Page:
If you're getting a feeling of déjà vu watching coverage of the Deepwater Horizon oil spill in the Gulf of Mexico, you might be on to something.
Some of the officials involved in managing the oil spill were also in charge of cleaning up in the wake of Hurricane Katrina.
The overlap isn't perfect, of course, since Katrina took place five years ago and the Obama administration has appointed new people to most of the senior positions.
At the same time, some officials in charge during Hurricane Katrina -- such as FEMA coordinator Michael Brown -- were pushed out during or after the disaster following complaints about mismanagement.
Kathleen Blanco, the governor of Louisiana during Hurricane Katrina who was criticized for her slow response, tells ABC News.com that officials on the ground now have the benefit of their predecessors' experience.
"We rewrote the book on disaster response," says Blanco, who retired from office in 2008, and is now working on a memoir. Hurricane Katrina presented her with challenges that were unexpected and unpredictable, she says, and the lessons she learned have laid a "solid foundation" for those in charge now.
One big difference between the government's response then and now, says Blanco, is less political polarization and a better spirit of cooperation.
"Something that hasn't happened thus far is the blame game deluxe that so often occurs in this political climate," says Blanco, a Democrat, referring to attacks against her during Katrina on what she calls a public relations campaign by the Republican White House under President George Bush.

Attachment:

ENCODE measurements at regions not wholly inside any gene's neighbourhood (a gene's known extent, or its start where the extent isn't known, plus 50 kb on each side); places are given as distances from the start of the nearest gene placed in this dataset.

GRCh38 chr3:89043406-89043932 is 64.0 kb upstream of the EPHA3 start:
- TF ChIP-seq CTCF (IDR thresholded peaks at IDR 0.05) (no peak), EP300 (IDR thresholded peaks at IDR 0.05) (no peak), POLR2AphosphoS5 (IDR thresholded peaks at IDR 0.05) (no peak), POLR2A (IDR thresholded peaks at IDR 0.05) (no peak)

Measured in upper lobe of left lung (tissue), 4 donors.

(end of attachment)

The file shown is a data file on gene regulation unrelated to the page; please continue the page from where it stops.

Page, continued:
Keeping some of this history in mind, we've taken a look at some noteworthy figures to help you keep track of who's who in the recovery efforts, then and now.
Jindal was a newly elected congressman when Hurricane Katrina hit, and didn't register much on the popular radar, even though his district encompassed New Orleans. Now, he's front and center dealing with the oil spill. So far, he has mostly earned kudos, although there have been some criticisms that he waited too long -- nine days after the oil rig explosion -- to declare a disaster.
"It's too early to tell how he's doing because the sitaution is so fluid," says Cheron Brylski, a Louisiana political consultant. "He's been very aggressive in saying we're not getting the data we need from the corporations and that's a good thing."
Admiral Thad Allen, tapped to take charge of the Hurricane Katrina relief efforts after spectacular stumbles by his predecessor, FEMA coordinator Michael Brown, is widely considered a no-nonsense, take-charge kind of leader. In 2006, he was named one of "America's Best Leaders" by US News and World Report, which cited his "'bias for action,' the practice of moving, not endlessly deliberating."
Allen's leadership earned him a promotion to the head of the Coast Guard after Katrina, and he was put in charge of the federal government's response to the oil spill by presidential order.